There is a paradox within religious based fiction between the message to love one another and help others to learn about God and the reality of characters being forced into violent actions. So I was wondering what your thoughts were on this subject in respect to the Kate’s role and the Eden Boys’ roles through the series.
Mmmhhh… this is a very hard question to answer because my characters don’t know God when the series begins. They don’t have anything to gauge their actions by except for their own innate desires and gut feelings. My story begins in a very pagan world where Kate has no knowledge of God. The series is not overly religious for a majority of the time, and it’s not until the final book that readers meet characters who are believers. Still, war has come to Eden’s doorstep, and the citizens have to gear up to defend themselves if they want to survive.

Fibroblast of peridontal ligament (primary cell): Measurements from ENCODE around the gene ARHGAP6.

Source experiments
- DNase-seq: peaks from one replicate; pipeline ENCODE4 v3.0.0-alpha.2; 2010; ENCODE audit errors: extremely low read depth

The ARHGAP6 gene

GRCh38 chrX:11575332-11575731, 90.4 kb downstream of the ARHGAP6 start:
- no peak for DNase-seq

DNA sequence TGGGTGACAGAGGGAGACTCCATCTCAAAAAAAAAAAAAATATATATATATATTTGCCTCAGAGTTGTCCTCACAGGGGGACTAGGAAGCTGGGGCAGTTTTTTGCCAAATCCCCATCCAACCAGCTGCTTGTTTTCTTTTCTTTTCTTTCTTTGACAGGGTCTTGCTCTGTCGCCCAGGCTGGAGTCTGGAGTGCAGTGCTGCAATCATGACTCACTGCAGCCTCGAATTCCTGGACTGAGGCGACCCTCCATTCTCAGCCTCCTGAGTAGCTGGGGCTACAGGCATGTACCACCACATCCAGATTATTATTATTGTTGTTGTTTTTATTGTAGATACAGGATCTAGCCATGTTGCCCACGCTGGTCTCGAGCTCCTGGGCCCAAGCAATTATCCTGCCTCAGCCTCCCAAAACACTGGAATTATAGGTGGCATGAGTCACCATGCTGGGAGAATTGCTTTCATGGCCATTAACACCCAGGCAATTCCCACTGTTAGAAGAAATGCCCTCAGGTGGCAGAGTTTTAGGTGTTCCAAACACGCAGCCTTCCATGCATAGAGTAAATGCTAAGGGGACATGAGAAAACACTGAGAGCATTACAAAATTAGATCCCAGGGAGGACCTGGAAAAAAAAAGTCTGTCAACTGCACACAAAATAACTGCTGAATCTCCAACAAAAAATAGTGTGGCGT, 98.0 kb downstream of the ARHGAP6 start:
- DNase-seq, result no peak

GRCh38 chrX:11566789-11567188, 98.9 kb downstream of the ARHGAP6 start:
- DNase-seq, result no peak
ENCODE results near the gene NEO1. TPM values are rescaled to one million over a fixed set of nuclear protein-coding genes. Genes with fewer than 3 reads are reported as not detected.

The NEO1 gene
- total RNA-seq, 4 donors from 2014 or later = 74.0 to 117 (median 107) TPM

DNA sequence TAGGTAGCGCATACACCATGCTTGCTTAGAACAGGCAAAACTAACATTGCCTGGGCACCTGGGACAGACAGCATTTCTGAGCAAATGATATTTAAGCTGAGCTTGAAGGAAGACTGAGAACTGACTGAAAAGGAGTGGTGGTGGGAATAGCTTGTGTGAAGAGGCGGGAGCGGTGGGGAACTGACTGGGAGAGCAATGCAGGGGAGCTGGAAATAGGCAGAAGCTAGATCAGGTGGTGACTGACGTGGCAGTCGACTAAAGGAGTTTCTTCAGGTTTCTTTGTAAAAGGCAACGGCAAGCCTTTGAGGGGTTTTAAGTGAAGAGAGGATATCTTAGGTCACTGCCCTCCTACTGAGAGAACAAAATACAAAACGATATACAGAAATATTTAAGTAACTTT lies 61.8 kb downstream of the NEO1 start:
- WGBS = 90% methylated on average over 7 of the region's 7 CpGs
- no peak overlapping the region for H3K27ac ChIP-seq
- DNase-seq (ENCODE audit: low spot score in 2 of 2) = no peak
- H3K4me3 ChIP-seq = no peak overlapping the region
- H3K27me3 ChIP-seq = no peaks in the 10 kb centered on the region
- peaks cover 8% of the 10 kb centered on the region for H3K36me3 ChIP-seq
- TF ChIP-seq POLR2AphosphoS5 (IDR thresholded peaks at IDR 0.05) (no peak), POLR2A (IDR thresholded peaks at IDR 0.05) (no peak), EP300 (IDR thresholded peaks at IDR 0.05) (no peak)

When it’s all said and done, you can love and help one another until you’re exhausted, and violence will still be a reality no matter what kind of book you write. Failing to depict this fact in a faith-based novel would be very unrealistic, especially for my main characters, who are just now finding faith. Knowing God doesn’t mean we always obey, but when we do, it’s rewarding. I think Claudia is the perfect example of this struggle in Master.